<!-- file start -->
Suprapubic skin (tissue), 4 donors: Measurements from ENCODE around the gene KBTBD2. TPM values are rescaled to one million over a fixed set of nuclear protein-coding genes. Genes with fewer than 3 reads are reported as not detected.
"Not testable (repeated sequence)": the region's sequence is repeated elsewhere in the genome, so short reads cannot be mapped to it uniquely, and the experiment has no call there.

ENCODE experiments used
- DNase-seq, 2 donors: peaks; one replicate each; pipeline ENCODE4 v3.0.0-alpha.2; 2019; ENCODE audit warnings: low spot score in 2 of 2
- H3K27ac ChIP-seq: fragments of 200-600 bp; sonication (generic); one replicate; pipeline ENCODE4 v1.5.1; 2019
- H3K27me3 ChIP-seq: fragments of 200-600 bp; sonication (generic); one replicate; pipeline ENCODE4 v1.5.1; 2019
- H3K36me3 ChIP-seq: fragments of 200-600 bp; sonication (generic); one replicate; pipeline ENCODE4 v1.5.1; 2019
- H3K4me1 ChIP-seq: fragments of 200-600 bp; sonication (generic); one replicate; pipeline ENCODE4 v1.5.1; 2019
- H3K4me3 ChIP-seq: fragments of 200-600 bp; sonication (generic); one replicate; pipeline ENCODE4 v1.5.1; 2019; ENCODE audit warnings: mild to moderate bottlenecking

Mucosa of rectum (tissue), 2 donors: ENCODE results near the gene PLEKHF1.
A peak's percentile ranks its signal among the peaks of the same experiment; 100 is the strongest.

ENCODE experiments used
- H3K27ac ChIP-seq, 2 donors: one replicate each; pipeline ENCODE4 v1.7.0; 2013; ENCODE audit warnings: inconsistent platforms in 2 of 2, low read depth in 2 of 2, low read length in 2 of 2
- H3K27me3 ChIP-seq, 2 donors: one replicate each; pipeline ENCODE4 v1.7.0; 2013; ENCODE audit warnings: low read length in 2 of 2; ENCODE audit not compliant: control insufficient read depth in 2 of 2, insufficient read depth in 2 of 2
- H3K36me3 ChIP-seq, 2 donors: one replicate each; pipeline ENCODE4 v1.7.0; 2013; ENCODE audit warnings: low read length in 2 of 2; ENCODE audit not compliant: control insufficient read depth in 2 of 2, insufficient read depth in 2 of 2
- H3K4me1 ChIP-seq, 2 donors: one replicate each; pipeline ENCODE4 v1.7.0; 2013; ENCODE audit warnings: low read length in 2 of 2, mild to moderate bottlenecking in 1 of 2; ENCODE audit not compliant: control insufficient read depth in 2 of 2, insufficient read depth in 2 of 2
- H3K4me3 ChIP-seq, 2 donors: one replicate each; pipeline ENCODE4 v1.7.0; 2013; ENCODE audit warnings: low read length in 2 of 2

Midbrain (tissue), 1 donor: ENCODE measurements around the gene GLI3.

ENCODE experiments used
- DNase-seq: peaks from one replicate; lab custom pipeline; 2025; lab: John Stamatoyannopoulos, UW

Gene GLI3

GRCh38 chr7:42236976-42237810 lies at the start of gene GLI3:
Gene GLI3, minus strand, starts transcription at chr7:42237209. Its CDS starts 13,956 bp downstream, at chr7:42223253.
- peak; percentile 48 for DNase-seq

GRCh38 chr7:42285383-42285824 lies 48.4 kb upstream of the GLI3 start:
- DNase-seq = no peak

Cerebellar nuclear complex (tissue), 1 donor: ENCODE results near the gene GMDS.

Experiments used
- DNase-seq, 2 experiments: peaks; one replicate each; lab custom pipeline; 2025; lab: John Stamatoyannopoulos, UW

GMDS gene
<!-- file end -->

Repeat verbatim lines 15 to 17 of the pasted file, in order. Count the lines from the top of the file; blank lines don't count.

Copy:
- H3K36me3 ChIP-seq, 2 donors: one replicate each; pipeline ENCODE4 v1.7.0; 2013; ENCODE audit warnings: low read length in 2 of 2; ENCODE audit not compliant: control insufficient read depth in 2 of 2, insufficient read depth in 2 of 2
- H3K4me1 ChIP-seq, 2 donors: one replicate each; pipeline ENCODE4 v1.7.0; 2013; ENCODE audit warnings: low read length in 2 of 2, mild to moderate bottlenecking in 1 of 2; ENCODE audit not compliant: control insufficient read depth in 2 of 2, insufficient read depth in 2 of 2
- H3K4me3 ChIP-seq, 2 donors: one replicate each; pipeline ENCODE4 v1.7.0; 2013; ENCODE audit warnings: low read length in 2 of 2